Fainting Goat Facts

    Information about the breed

Historical Documentation & Articles About the Breed

Not much has been published over the years about the Fainting Goat breed. I will be sharing some of the information that I have in order to help breeders understand the breed better. Much of it comes from old articles. Some of it is from other sources. Read the articles and follow the links and I think you will be surprised about what you find out. Much of it has remained unseen or talked about because it differs from some breeders beliefs. One thing for sure is that you can't hide the facts!  Please continue to check back with us from time to time. You may also wish to read the book Past Present and Future of the Breed. It has much more information about the breed than can be included on this website. It contains many interviews with some of the long established breeders as well. The book can be found at Amazon and some other places.

The Journal of Heredity June 1930

The Journal of Heredity June 1930  gives us a few clear pictures of what the breed should look like. Yes these are old pictures but you can get the point. All pictures back then were in black and white so it is easy to see how some breeders believe that black and white were the original colors for the breed. This fact has not been proven and in fact many old breeders say they came in all different colors and patterns. You can see in this picture that they are not a big breed of goats. You can also see that for their size they do have more muscling than other goats of their size. Today the herd management techniques have improved greatly and the goats today look even better. With this being said be sure to note that they will never be as big and muscular as the  Boer, TexMaster, or Kiko goats. That is not what they are. Also note that there are different levels of Faint-Ability. One is taking a nose dive while the other is only locked-up.  You can also see from the pictures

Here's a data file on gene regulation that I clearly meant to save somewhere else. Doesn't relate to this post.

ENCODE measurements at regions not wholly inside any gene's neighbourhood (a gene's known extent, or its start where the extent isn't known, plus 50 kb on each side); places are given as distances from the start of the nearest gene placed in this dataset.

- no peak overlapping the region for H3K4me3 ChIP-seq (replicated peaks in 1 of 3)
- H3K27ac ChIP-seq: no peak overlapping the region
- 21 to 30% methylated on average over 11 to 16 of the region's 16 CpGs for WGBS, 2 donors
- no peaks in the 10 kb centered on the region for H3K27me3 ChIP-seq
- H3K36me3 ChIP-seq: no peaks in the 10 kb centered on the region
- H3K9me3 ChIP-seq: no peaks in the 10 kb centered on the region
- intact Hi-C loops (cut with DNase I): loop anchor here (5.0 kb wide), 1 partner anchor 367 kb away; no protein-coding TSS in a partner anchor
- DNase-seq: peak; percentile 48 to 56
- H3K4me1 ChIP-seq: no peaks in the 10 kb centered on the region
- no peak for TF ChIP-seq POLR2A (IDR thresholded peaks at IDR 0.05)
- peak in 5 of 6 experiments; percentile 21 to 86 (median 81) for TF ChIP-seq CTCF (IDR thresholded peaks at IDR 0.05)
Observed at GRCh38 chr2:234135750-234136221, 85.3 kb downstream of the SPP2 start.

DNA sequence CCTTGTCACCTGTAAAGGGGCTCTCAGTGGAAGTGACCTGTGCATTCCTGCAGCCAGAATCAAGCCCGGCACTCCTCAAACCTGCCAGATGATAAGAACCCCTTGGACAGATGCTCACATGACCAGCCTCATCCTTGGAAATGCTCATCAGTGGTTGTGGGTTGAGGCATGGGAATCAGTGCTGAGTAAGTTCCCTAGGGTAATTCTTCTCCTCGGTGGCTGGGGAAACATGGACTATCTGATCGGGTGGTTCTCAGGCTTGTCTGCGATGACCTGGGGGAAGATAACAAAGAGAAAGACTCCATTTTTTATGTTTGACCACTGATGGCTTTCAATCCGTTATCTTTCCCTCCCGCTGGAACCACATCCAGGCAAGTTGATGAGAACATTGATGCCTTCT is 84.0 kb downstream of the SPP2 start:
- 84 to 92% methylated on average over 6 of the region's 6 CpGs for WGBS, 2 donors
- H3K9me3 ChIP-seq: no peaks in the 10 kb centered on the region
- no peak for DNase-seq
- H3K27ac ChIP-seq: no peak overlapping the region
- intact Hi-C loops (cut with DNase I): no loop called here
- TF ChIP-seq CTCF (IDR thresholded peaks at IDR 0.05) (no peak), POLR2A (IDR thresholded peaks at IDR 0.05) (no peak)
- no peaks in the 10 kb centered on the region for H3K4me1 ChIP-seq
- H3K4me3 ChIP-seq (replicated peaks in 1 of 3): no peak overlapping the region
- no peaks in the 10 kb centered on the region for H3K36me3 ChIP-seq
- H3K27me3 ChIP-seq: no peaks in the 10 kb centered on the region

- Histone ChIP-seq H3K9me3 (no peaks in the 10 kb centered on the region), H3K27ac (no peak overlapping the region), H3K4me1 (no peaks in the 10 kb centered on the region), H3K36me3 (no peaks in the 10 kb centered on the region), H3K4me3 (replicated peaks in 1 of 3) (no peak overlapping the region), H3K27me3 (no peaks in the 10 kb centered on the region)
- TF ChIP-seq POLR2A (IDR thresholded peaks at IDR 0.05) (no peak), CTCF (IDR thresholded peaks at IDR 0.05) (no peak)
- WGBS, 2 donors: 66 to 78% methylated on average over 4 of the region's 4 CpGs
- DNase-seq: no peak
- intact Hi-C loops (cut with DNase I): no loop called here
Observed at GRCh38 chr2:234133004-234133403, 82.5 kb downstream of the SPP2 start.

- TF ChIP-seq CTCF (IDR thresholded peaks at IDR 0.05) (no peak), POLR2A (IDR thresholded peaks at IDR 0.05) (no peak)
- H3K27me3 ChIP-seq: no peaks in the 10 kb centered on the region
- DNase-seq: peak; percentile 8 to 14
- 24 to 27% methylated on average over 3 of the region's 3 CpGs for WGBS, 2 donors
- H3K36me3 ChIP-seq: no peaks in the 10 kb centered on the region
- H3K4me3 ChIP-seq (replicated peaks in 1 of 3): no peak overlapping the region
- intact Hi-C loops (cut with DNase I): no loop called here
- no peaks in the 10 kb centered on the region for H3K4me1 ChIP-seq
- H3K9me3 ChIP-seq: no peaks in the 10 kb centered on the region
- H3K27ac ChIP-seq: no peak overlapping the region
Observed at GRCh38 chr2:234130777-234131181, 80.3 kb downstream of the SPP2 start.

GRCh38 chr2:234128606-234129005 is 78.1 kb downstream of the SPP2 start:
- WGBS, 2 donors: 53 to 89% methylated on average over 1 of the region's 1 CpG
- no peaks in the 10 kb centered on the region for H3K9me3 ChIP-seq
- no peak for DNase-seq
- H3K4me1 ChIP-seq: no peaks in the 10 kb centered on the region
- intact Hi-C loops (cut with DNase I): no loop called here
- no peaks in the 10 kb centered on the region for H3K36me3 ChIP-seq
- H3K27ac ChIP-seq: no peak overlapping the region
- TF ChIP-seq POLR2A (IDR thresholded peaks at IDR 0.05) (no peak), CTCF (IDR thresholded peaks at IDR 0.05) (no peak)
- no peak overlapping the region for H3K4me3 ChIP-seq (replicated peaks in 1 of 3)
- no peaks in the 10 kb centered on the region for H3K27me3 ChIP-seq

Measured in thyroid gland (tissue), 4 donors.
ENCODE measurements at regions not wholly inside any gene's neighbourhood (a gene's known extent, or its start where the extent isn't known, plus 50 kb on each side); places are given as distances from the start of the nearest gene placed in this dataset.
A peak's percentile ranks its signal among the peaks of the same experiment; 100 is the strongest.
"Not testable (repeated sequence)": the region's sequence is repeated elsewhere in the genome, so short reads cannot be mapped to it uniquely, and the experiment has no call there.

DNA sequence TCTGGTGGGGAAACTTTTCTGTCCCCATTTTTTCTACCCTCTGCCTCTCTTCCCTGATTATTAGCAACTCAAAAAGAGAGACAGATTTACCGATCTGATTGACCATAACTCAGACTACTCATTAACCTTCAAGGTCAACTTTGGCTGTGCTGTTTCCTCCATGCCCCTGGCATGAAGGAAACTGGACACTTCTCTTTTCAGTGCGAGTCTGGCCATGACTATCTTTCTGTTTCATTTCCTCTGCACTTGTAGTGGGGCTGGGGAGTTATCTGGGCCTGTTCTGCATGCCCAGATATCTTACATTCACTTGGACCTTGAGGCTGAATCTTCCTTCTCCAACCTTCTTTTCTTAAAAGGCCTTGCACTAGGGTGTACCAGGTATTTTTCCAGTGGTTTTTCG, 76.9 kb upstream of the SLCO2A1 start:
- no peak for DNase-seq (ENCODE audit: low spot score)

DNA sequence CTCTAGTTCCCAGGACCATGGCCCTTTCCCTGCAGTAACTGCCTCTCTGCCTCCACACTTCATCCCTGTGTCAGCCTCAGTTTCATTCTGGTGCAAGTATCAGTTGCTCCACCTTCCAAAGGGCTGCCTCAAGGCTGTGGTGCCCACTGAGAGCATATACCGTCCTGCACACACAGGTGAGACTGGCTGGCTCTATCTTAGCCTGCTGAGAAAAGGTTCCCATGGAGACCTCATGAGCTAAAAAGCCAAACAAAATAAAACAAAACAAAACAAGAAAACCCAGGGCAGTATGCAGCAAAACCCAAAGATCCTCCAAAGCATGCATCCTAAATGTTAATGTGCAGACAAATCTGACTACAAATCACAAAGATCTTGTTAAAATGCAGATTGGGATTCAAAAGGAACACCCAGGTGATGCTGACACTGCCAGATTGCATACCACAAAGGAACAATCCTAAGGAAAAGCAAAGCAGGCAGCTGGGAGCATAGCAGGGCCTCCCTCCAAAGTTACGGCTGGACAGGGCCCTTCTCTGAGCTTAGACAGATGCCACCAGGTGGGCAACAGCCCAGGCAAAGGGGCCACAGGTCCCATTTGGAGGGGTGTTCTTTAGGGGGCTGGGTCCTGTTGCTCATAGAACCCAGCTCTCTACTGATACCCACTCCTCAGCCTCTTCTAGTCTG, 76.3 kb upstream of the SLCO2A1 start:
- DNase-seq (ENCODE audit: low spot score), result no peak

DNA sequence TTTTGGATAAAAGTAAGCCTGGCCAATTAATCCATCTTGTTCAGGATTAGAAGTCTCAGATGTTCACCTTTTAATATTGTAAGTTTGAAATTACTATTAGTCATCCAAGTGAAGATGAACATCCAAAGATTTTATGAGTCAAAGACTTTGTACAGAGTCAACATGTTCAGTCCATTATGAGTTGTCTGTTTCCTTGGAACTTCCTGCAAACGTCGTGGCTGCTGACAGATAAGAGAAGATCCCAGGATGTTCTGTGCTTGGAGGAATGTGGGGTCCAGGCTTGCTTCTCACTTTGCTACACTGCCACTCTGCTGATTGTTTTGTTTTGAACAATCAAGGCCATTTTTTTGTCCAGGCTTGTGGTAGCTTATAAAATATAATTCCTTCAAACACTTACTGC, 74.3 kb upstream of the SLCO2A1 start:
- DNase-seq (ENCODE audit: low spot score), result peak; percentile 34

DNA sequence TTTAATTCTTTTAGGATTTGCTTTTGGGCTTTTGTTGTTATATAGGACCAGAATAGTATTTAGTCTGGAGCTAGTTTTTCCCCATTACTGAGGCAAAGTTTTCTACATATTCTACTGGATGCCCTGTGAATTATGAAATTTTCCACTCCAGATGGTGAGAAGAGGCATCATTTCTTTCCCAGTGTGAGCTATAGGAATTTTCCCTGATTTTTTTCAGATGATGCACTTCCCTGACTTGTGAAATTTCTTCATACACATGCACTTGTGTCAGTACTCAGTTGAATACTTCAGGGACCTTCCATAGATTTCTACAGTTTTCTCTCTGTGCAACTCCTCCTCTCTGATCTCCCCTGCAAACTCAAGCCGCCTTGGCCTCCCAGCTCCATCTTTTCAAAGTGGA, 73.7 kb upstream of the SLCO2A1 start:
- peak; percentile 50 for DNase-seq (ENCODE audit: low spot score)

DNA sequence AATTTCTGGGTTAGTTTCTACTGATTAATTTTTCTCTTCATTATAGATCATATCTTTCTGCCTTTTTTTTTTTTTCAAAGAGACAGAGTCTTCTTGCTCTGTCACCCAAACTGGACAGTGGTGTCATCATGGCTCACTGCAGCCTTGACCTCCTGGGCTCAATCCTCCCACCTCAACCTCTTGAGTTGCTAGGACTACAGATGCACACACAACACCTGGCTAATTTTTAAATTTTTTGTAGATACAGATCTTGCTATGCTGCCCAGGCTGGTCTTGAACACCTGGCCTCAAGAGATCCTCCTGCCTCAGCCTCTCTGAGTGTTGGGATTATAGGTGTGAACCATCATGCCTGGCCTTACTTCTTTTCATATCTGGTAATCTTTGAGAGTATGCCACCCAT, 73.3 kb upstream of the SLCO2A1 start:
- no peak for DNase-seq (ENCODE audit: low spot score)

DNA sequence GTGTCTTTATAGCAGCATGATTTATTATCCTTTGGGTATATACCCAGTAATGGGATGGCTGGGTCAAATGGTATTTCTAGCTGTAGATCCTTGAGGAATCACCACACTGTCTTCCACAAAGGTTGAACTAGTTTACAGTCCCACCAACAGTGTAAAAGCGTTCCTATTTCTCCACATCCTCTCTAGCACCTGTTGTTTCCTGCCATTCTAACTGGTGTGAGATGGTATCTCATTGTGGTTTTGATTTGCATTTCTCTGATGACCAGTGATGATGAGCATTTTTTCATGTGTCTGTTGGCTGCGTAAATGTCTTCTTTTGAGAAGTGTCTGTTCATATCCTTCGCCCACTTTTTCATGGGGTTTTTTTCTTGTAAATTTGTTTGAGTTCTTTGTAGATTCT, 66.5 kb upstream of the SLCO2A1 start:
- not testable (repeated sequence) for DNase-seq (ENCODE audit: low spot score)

Providence County Times December 20,1929

Sensitive Breed of Goats

The following is another article that you can view by clicking on the link below.



This article was written by R.J. Goode. The terms Fainting, nervous and Stiff-legged are used to describe this breed. They talk about the goats being unable to jump. Makes you wonder why some so-called Fainting Goats can jump. A true Fainting goat shouldn't be able to jump. I have seen goats that are Myotonic goats jump and run and never stiffen making them harder to contain and to catch. One reason the Fainting goats became so popular was their ease of containment! These "so called" animals can't be true Fainting Goats. The article refers to them fainting and says "this strange phenomenon is seen in ALL of their offspring in the pure-breed goats without exception! So a Fainting goat WILL Faint if it is pure and has not been breed away from the Fainting goat standard that was set so long ago. Some breeders have tried to deny this fact and state that there are different levels. I do believe that there are different levels; however, ALL levels should either, faint or at least stiffen if they are true Fainting goat. One registry for the Myotonic goats believes that if they show other characteristics without any sign of Faint-Ability; it is acceptable. That is fine for Myotonic goats but NOT for Fainting goats.